Baltimore City's Michael Harris is on his way to a career in the growing solar field.
Baltimore City’s Michael Harris is on his way to a career in the exploding solar market.
Baltimore City’s Michael Harris is on his way to a career in the exploding solar market.

Baltimore City’s Michael Harris has been spending a lot of time on the Gilman School’s rooftop lately. Instead of working in security and barely scraping by, Harris will soon be a certified solar installer thanks to the new Civic Works’ Solar Training Program. This cool job training program is a direct solution in response to the city’s unrest of April 2015.  What’s promising, and hopefully replicated on a broader scale, is the collaborative job training model between federal, state, and city government, non-profits, and private business. If the Solar Training Program’s success is an early indicator, many more Baltimore City residents will soon transition into family-sustaining careers. 

In partnership with Maryland’s Department of Labor, Licensing and Regulation, the Baltimore City Mayor’s Office of Employment Development received a $5 million grant from the U.S. Department of Labor. The grant was specifically earmarked to fund out-of-the-box job training programs that support Baltimore’s underserved residents from some of our most distressed neighborhoods.

One of only seven U.S. cities selected to receive this sweet grant, Baltimore created the One Baltimore for Jobs (1B4J) initiative. Their goal is to enroll 700 participants, and the Civic Work’s Solar Training Program is one of twelve programs underway in Baltimore.

Civic Works’ Baltimore Center for Green Careers (BCGC) was an ideal One Baltimore for Jobs’ partner based on their proven track record. Since 2003, over 500 people have graduated from BCGC’s residential energy efficiency and industrial contamination remediation job training programs. Better yet, 85 percent of their graduates were placed in jobs that earn on average $15 per hour, which is twice the minimum wage. BCGC’s unique training model marries excellent hard skills education with softer skills coaching. Each participant is assigned a Civic Works case manager who helps participants develop personal goals and job-readiness skills.

The new three-month Solar Training Program offers graduates industry-necessary certifications, hands-on training in BCGC’s solar lab space, then followed by eight weeks of on-the-job training with employer partners. Rounding out the Solar Training Program’s long list of partners is a committed team of employer solar installers who sponsor on-the-job training and offer recruiting opportunities.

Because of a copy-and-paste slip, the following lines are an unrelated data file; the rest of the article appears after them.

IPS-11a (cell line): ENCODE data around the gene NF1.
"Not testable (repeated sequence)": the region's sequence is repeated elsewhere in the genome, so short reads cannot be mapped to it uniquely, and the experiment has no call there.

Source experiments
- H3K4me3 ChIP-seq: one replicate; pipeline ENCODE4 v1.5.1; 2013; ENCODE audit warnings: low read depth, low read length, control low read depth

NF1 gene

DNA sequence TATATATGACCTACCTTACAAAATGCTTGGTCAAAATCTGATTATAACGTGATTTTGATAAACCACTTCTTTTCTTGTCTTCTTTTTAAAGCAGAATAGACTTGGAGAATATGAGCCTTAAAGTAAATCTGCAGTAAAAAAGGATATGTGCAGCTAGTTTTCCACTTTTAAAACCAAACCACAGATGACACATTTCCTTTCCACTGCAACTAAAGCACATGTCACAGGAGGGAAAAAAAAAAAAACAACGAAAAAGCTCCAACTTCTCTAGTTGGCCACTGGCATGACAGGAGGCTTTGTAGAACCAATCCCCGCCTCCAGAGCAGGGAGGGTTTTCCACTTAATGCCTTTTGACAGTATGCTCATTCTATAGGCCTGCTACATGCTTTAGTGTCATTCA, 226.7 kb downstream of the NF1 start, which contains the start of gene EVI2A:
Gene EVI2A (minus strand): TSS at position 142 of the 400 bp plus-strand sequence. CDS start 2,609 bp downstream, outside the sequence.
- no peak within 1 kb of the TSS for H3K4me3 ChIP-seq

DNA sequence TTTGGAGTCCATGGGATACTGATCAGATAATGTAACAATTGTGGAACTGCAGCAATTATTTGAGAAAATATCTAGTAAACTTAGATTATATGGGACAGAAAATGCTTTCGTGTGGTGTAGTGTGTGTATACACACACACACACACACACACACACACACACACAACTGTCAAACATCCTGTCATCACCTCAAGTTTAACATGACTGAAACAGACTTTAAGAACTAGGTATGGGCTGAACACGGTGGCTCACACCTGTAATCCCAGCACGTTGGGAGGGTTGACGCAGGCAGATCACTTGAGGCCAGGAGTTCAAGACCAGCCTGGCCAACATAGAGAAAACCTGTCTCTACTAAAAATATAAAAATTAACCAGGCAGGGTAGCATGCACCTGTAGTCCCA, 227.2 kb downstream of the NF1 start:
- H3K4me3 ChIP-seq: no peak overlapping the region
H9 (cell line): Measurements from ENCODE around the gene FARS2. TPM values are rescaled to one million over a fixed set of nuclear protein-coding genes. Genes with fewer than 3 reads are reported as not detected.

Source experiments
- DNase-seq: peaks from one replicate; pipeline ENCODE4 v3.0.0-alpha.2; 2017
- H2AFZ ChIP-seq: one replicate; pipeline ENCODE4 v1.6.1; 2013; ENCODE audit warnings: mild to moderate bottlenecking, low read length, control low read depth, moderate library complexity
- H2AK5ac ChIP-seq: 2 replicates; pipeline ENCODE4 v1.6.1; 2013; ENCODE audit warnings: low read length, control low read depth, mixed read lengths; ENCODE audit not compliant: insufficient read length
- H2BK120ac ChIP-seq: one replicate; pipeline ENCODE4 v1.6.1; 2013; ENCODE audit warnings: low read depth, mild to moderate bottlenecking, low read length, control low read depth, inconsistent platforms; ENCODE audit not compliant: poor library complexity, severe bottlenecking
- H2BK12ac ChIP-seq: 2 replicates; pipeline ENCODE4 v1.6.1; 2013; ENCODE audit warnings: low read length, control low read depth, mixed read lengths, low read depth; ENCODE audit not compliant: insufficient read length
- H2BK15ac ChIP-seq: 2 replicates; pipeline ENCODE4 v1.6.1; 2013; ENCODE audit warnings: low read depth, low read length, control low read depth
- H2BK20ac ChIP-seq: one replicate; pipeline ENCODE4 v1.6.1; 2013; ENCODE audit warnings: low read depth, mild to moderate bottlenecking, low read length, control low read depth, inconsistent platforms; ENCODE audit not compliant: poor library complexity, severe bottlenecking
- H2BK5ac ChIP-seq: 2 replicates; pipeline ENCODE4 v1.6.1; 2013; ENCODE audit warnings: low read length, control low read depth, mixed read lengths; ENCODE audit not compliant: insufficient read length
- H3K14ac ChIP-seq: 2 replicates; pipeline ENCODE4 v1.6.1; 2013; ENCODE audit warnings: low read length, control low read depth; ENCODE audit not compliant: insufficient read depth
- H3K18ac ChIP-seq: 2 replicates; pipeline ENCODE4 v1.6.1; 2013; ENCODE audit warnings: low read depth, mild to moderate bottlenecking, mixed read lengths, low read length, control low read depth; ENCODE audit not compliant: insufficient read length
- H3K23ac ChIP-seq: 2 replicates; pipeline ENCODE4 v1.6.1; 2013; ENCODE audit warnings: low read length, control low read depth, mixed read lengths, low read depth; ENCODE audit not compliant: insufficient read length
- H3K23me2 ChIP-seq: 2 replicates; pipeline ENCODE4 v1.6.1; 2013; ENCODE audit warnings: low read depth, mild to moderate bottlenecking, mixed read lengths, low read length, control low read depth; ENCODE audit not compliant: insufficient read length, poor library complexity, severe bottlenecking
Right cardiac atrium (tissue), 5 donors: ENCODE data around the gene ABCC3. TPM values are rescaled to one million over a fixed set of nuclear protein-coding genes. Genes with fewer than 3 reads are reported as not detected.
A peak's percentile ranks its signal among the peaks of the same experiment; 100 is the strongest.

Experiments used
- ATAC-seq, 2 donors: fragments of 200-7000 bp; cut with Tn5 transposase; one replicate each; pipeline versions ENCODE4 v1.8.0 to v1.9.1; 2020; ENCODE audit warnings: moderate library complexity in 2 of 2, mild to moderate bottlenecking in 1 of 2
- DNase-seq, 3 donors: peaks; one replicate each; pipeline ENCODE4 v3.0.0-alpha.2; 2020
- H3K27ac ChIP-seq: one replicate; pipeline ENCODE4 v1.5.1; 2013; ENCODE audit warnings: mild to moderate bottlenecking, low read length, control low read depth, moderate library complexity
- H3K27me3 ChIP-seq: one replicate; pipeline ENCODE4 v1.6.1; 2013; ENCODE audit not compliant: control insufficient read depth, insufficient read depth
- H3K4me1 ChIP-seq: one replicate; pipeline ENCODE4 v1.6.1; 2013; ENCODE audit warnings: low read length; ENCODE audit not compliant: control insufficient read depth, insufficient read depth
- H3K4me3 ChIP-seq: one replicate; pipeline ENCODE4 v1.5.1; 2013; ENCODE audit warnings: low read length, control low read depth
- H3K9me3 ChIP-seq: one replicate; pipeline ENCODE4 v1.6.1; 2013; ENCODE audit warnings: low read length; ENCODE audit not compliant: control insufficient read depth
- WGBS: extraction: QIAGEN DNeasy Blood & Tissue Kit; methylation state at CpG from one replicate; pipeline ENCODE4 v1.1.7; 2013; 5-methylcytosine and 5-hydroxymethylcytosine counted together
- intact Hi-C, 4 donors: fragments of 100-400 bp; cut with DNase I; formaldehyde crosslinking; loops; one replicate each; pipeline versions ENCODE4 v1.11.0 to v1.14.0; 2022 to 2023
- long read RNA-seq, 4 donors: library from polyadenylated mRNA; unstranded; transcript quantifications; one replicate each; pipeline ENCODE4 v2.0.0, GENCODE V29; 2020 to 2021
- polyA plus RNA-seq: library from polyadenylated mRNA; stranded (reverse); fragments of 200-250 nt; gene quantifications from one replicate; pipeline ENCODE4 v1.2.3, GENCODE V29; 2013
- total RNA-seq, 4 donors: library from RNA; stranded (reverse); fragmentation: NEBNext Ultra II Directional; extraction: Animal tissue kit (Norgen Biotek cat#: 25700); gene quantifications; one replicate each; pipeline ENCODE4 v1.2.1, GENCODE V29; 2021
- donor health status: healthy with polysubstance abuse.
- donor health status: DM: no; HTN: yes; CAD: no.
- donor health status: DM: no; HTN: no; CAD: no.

Even though Maryland’s solar industry is expected to grow over 40 percent this year, 87 percent of Maryland solar companies report difficulty in finding skilled workers.

“We’ve been struggling to fill our ranks. This program is an opportunity to build the pipeline of skilled workers, and to also help knit the fabric of our city back together,” said Tom Gaines, the owner of Baltimore-based solar installer SolarGaines.

SolarGaines is an employer partner in the Solar Training Program, and recently began installing 288 solar panels on the Gilman School’s rooftop – the same roof that Michael Harris has been working on.

“I worked in dead end jobs before this training program. The Solar Training Program is making everything better for me and my family,” Harris said at the job training’s kick-off event. “I appreciate everything this program has given me. The solar job training is amazing, but I’ve really learned a lot in the personal development area, especially what’s expected in a professional way.” When asked what he likes about being a solar installer, Harris added, “I really like working outside and working with my hands.”

If you know of someone who may be interested in the Solar Training Program, click here.

Laurel Peltier writes the environment GreenLaurel column every Thursday in the Baltimore Fishbowl.

2 replies on “B’more’s First-Ever Solar Training Program Shines Bright”

  1. Wonderful article! You’ve conveyed a lot of details in an engaging way. I especially enjoyed hearing a bit of Michael Harris’ story. So often, business development is presented in dry, abstract terms. While statistics matter, it’s the personal stories that give us hope.

  2. It’s so refreshing to hear some good news regarding Baltimore City and employment. Yay for the Solar Training Program.

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